We are now nearing the Iranian border and arrive at a restricted area that requires special permission to enter. We have been warned that the checks here may take a while, and that we are to avoid photography at all costs. We hand over our passports, which Artem (our cute driver) takes to the police post along with vehicle registration documents, his driving licence and the tourist authorisation certificate; and wait. And wait. Meanwhile we listen to music in the car; Artem plays a good mix of popular western and Russian songs. The procedure takes just over 25 minutes in all, and we are on our way again.

Moon Mountains

The Kopetdag Mountains is a 600 kilometre long mountain range stretching along the Turkmenistan-Iran border. The landscape is distinctly lunar in appearance, living up to its local nickname of 'Moon Mountains'. The name Kopetdag, in fact, means 'many mountains' in the Turkmen language.

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Once located at the bottom of the sea, the heavily furrowed sedimentary rock slopes look like soft gravel or even slag heaps, but are in fact more akin to solidified mud, and very firm underfoot. We see evidence of crustaceans on the ground, adding to the surreal atmosphere.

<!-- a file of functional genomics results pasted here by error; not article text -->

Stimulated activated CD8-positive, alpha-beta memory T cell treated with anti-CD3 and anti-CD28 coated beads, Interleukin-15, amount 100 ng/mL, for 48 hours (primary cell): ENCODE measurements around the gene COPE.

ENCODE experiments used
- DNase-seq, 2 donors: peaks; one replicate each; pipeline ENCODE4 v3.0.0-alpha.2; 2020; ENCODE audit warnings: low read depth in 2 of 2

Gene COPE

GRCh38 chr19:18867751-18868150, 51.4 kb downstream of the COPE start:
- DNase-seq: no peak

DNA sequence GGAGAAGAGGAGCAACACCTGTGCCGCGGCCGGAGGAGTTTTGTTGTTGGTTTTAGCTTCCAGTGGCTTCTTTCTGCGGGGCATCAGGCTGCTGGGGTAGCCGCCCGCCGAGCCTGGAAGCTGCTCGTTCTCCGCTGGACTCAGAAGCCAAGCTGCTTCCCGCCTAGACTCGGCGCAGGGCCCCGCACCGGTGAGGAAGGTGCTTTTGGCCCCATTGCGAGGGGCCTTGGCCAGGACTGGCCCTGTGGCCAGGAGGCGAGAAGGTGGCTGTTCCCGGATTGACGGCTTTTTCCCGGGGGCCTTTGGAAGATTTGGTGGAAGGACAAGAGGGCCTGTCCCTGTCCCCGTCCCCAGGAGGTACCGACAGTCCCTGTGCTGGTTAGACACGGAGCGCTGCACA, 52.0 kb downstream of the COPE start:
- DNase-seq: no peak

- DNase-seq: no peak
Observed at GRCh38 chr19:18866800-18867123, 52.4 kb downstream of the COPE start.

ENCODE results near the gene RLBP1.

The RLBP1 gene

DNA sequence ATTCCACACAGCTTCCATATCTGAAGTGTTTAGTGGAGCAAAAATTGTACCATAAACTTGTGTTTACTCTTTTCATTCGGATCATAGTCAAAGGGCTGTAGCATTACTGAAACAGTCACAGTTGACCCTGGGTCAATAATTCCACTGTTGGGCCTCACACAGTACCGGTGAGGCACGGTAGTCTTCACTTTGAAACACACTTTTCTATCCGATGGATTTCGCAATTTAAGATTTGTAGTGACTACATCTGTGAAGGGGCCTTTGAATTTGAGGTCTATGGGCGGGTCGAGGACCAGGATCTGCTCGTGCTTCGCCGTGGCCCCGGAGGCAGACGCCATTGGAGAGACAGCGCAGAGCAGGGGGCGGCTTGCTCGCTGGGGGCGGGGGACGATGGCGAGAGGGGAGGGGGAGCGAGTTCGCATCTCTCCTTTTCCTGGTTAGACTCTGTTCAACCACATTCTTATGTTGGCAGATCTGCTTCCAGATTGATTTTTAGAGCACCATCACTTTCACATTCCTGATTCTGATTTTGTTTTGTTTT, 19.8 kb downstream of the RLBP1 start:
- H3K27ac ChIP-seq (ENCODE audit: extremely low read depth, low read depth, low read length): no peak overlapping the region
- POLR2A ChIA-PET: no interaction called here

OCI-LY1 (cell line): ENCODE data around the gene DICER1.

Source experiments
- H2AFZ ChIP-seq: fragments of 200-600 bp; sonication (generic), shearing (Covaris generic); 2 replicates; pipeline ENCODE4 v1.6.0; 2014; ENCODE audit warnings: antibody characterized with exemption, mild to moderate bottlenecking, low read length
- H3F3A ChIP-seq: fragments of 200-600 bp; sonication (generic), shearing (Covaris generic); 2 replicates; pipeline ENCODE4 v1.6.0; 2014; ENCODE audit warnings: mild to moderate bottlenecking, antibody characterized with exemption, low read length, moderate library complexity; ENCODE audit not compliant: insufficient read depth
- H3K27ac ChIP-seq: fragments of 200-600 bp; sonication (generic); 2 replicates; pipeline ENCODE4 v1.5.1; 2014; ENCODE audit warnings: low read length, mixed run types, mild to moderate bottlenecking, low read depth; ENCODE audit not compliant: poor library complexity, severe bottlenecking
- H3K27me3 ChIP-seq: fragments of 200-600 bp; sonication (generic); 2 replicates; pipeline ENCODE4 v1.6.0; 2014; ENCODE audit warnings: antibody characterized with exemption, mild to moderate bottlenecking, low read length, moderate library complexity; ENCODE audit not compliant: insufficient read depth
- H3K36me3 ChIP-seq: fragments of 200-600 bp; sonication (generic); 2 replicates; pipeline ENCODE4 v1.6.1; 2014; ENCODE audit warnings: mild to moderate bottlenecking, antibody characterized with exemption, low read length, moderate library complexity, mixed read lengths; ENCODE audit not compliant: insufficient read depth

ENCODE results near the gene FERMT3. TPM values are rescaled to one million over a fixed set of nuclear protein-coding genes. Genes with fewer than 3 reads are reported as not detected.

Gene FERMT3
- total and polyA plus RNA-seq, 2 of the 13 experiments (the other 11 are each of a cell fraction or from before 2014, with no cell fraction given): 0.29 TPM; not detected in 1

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Stretching as far as the eye can see, the forbidding desert-like landscape is as curious as it is beautiful – seeing the arid remains of low-level vegetation, I can but wonder what it would look like in spring, after the rains, when plants and flowers come to life.

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This area is rich with pomegranate and walnut trees, and we see a number of the former along the side of the road.

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It's the first time we have seen pomegranates in their natural habitat, and I am keen to see how they grow and photograph them. That is one of the numerous things I love about travel – exotic fruits that I have only ever seen in the supermarkets, are commonplace somewhere in the world. It never ceases to amaze me that however much we travel, we still manage to get 'firsts' on every single trip.